Indirect approach to achieving goals
Indirect approach to achieving goals

This week I’ve been listening to an audio book that I got from the ABC Shop a while back. It’s called “Obliquity” and in it the author, John Kay, makes the assertion that achieving goals is sometimes best approached in a non-obvious, or oblique way.

He points out to his readers that most people achieve success by ignoring the urge to climb the more obvious ladder of success, but to be prepared to take the long and winding journey, even if it means sliding back down a few snakes. And he gives a plethora of examples to show that this approach is actually quite common. This ubiquity of oblique approaches, or “obliquity” as he calls it, is how he approaches most problems – in both business and life – now.

There are a number of case studies of large multi-national corporations, but also individuals, who have, for example, pursued goals of “profit” or “maximising shareholder value” and failed miserably. Whilst other corporations in the same industry have pursued goals of say, helping their customers solve their problems, that has led to much higher profits.

Our city went MAD this weekend. The local team made it into the Grand Final (Australian Football League) for the first time ever. And it seemed like the whole city jumped on the band wagon to celebrate with them. Everyone was so joyful. Tens of thousands of people flooded into the small seaside town to watch them play on the big screen. Pubs opened at 7 in the morning to accommodate those who wanted to cheer them on with champers! Thousands more bought airline tickets, bus tickets or even drove for thousands of kilometres to see them play.

But if you were given the task of making just one person, let alone a whole city, happy, would holding a football competition be the first method you would think of? I doubt it.

And yet the oblique approach obviously worked.

And even though they lost the game, thousands of people still turned out to welcome them home and show them how proud they were. A very oblique outcome indeed.

It isn’t mentioned in the book, but it struck me that in the ancient books of wisdom, we are often exhorted to pursue wisdom, and promised that riches, honour and life, will also result. And we are warned not to pursue riches at all. Or told that a good reputation is a more worthy pursuit than gold.

Jesus also taught His followers to take the askance path when He said that if they “seek first the kingdom of God and His righteousness, then all these other things will be added to you”.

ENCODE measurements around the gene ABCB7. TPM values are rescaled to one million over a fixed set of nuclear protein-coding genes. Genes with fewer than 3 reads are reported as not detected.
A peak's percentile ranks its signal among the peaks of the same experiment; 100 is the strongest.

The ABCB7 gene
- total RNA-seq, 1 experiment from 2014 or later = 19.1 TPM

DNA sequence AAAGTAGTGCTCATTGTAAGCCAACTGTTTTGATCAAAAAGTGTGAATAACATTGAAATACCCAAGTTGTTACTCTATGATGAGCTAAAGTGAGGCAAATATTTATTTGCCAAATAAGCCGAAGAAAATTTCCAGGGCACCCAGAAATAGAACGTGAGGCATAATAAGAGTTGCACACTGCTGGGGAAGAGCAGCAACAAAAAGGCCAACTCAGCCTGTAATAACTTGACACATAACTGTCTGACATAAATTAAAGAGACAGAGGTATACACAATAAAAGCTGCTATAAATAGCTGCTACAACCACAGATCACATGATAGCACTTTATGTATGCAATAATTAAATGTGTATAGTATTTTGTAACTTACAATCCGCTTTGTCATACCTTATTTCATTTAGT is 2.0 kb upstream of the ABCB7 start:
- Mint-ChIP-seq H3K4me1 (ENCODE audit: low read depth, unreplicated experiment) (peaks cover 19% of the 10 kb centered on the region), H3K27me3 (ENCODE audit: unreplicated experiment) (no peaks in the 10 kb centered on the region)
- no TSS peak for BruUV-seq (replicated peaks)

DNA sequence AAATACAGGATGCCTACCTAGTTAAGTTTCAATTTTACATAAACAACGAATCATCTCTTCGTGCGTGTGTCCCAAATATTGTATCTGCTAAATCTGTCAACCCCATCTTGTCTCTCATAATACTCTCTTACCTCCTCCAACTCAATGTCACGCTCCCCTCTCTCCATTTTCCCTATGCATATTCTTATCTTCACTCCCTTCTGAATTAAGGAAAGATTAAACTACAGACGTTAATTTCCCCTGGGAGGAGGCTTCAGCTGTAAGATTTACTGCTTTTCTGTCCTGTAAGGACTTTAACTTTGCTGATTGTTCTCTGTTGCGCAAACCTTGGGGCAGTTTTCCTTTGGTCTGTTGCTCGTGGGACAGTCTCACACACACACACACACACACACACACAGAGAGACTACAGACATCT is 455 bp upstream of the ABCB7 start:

I know in my own life, I’ve experienced some of the greatest joys not when I’ve been pursuing my own happiness, but, for example, when I’ve been planning surprises for others.

Last year, I wanted to make someone’s birthday special, so I started planning more than a month before and organised several surprises throughout the day – including a radio announcement and song dedication. It turned out he didn’t even hear the radio announcement, and I was actually more excited about it all than he was!

This year, I just bought a simple gift and sent it off in the mail. It probably cost about the same amount of money but took much less time, energy and almost no creativity. He seemed more appreciative of my reduced efforts, and told me it was just what he needed. But I was left feeling flat and like I hadn’t really given my best.

Since I’m quite a task-oriented person, I’m reviewing my current goals and turning a few things on it’s head. Some people think that when they are a success they will be happy, but I’ve found that when you do what makes you happy, you tend to work harder at helping other people because you enjoy it. And it naturally becomes much easier to be a success.

Of course, you can’t control how others will respond, but you can choose things that will allow you to give the best of yourself and bring you joy.

Has your year been all snakes and no ladders? If so, the author’s research suggests you may well be about to stumble upon success that has eluded the ladder-climbers.

Leave me a comment and let me know if your goals are based on what you think will make you happy, successful and profitable? Or on how you can use your talents to serve others?

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